Home mortgage interest and points are reported on Schedule A of IRS Form 1040.

Your lender will send you a Form 1098 that lists the points you paid. If not, you should be able to find the amount listed on the HUD-1 settlement sheet you got when you closed the purchase of your home or your refinance closing.

Property Tax Deduction

You can deduct on Schedule A the real estate property taxes you pay. If you have a mortgage with an escrow account, the amount of real estate property taxes you paid shows up on your annual escrow statement.

If you bought a house this year, check your HUD-1 settlement statement to see if you paid any property taxes when you closed the purchase of your house. Those taxes are deductible on Schedule A, too.

PMI and FHA Mortgage Insurance Premiums

You can deduct the cost of private mortgage insurance (PMI) as mortgage interest on Schedule A if you itemize your return. The change only applies to loans taken out in 2007 or later.

What’s PMI? If you have a mortgage but didn’t put down a fairly good-sized down payment (usually 20%), the lender requires the mortgage be insured. The premium on that insurance can be deducted, so long as your income is less than $100,000 (or $50,000 for married filing separately).

If your adjusted gross income is more than $100,000, your deduction is reduced by 10% for each $1,000 ($500 in the case of a married individual filing a separate return) that your adjusted gross income exceeds $100,000 ($50,000 in the case of a married individual filing a separate return). So, if you make $110,000 or more, you can’t claim the deduction (10% x 10 = 100%).

Besides private mortgage insurance, there’s government insurance from FHA, VA, and the Rural Housing Service. Some of those premiums are paid at closing, and deducting them is complicated. A tax adviser or tax software program can help you calculate this deduction. Also, the rules vary between the agencies.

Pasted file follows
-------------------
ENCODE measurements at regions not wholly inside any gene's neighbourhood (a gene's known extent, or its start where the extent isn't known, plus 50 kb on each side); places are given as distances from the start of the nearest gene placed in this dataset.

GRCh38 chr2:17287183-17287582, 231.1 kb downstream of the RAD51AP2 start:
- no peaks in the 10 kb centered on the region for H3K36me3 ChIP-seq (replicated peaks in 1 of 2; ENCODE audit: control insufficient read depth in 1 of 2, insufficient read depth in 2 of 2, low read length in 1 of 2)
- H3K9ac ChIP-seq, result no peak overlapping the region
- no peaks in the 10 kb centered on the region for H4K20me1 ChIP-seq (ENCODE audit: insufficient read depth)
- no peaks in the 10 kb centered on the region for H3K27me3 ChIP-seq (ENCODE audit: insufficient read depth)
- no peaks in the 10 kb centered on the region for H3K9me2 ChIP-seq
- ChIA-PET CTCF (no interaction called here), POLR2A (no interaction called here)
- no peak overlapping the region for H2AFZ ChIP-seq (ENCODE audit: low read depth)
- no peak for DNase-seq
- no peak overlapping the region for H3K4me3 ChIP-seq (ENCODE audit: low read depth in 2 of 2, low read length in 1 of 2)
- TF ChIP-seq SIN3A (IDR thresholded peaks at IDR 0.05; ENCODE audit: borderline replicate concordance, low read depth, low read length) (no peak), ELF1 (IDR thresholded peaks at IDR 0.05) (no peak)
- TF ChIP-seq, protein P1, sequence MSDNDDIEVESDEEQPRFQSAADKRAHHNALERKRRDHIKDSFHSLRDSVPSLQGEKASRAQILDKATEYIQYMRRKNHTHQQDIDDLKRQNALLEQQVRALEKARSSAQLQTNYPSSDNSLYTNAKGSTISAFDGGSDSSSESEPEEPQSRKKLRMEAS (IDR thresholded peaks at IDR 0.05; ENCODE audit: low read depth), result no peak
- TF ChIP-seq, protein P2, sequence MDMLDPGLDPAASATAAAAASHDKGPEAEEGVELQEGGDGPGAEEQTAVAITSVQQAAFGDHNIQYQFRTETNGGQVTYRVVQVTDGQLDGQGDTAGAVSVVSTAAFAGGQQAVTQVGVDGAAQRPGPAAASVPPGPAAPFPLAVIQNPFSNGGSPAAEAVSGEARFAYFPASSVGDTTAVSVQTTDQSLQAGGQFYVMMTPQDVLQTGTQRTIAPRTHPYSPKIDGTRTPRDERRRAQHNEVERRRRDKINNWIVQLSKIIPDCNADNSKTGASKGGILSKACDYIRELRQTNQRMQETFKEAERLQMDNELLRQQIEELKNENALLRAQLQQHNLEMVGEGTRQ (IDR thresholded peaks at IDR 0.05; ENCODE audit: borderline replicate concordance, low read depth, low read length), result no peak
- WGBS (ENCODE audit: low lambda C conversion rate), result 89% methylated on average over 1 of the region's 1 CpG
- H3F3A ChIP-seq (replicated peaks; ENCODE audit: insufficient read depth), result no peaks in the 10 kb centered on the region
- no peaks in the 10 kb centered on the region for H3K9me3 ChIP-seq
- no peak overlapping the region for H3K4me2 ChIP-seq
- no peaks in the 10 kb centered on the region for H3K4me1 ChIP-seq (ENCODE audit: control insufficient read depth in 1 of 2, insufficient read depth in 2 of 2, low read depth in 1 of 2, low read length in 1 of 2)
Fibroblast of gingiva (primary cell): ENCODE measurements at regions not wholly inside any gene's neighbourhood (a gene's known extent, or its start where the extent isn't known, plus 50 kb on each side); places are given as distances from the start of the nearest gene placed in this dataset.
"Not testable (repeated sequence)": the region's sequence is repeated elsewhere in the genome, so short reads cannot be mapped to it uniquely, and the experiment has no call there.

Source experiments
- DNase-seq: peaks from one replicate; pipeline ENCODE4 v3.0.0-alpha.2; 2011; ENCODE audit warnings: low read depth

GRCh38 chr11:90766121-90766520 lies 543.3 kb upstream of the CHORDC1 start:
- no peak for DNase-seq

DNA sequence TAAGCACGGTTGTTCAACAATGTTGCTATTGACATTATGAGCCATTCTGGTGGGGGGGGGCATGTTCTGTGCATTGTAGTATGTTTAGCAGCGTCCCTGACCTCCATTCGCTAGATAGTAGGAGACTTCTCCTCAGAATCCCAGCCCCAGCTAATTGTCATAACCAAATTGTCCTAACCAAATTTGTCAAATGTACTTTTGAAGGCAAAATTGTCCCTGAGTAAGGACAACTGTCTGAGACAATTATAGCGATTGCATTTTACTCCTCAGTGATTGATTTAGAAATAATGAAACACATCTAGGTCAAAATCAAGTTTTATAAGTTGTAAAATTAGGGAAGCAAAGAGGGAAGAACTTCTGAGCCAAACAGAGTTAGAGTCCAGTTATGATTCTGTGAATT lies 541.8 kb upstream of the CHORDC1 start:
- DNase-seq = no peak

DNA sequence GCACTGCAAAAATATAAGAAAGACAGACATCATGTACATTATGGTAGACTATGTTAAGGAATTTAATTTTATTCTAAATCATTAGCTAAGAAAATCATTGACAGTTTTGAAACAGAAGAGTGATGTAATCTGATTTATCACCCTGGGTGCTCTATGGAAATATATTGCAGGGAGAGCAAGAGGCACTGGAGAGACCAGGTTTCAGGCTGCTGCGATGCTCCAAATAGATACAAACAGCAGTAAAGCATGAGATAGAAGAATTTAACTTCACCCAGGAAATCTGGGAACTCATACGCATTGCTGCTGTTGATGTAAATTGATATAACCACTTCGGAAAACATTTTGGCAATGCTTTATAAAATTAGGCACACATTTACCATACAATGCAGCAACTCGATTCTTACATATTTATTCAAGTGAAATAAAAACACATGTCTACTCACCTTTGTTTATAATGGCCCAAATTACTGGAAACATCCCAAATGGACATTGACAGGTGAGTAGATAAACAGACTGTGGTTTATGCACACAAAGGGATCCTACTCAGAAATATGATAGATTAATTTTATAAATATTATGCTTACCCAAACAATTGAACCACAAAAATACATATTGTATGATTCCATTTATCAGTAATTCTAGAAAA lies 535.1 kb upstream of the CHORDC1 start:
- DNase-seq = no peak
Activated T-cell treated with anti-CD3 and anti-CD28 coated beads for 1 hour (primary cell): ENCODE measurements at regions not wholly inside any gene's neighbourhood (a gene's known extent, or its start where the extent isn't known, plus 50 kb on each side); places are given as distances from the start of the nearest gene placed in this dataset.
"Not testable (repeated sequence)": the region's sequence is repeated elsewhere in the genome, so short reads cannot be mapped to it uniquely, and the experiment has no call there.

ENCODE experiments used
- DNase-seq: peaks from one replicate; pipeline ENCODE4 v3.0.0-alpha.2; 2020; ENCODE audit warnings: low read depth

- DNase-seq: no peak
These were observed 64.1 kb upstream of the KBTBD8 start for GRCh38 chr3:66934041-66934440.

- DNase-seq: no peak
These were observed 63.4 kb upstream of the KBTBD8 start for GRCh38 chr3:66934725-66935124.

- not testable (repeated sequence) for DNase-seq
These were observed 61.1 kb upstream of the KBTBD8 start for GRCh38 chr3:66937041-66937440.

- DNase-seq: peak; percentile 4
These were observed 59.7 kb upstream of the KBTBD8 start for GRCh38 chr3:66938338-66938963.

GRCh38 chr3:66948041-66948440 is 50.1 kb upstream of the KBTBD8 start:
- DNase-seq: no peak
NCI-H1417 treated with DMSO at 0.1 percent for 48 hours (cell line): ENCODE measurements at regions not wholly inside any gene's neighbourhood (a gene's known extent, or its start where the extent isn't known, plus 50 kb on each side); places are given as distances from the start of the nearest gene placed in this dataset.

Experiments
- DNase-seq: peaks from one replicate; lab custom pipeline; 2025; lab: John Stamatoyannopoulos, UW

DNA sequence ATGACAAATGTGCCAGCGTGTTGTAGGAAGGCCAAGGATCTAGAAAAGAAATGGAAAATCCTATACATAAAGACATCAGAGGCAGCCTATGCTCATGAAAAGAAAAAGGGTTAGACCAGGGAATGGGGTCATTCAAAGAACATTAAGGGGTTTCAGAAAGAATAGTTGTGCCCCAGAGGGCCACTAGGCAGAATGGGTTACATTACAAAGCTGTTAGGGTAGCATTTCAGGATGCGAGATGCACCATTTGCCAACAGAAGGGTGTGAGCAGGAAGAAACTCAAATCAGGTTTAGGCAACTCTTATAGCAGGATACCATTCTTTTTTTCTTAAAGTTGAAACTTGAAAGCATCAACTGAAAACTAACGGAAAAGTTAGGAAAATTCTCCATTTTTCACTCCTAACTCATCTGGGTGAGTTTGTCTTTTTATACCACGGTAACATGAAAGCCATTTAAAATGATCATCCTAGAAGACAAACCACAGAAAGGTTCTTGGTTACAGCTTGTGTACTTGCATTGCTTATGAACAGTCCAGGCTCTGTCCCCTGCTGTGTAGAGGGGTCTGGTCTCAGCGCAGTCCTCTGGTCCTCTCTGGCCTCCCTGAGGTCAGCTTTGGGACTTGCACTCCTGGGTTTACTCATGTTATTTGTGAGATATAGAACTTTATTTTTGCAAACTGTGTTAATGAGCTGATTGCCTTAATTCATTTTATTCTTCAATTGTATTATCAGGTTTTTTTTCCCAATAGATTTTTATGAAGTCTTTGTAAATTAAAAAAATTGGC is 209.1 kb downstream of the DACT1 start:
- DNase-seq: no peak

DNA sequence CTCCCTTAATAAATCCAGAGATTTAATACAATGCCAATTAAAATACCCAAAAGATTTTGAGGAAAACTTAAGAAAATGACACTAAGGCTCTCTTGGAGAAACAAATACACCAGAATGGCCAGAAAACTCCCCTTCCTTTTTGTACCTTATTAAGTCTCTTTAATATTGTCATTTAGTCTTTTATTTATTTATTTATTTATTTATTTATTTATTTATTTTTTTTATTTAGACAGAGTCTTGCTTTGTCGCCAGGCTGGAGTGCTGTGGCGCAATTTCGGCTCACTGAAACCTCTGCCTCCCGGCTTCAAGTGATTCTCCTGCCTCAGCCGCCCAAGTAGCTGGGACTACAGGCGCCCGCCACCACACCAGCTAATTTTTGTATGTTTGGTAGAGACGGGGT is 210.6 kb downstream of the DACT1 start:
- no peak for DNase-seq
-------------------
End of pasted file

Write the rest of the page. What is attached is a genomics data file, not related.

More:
Vacation Home Tax Deductions

The rules on tax deductions for vacation homes are complicated. Do yourself a favor and keep good records about how and when you use your vacation home.

If you’re the only one using your vacation home (you don’t rent it out for more than 14 days a year), you deduct mortgage interest and real estate taxes on Schedule A.

Rent your vacation home out for more than 14 days and use it yourself fewer than 15 days (or 10% of total rental days, whichever is greater), and it’s treated like a rental property. Your expenses are deducted on Schedule E.

Rent your home for part of the year and use it yourself for more than the greater of 14 days or 10% of the days you rent it and you have to keep track of income, expenses, and allocate them based on how often you used and how often you rented the house.

Homebuyer Tax Credit

This isn’t a deduction, but it’s important to keep track of if you claimed it in 2008.

There were federal first-time homebuyer tax credits in 2008, 2009, and 2010.

If you claimed the homebuyer tax credit for a purchase made after April 8, 2008, and before Jan. 1, 2009, you must repay 1/15th of the credit over 15 years, with no interest.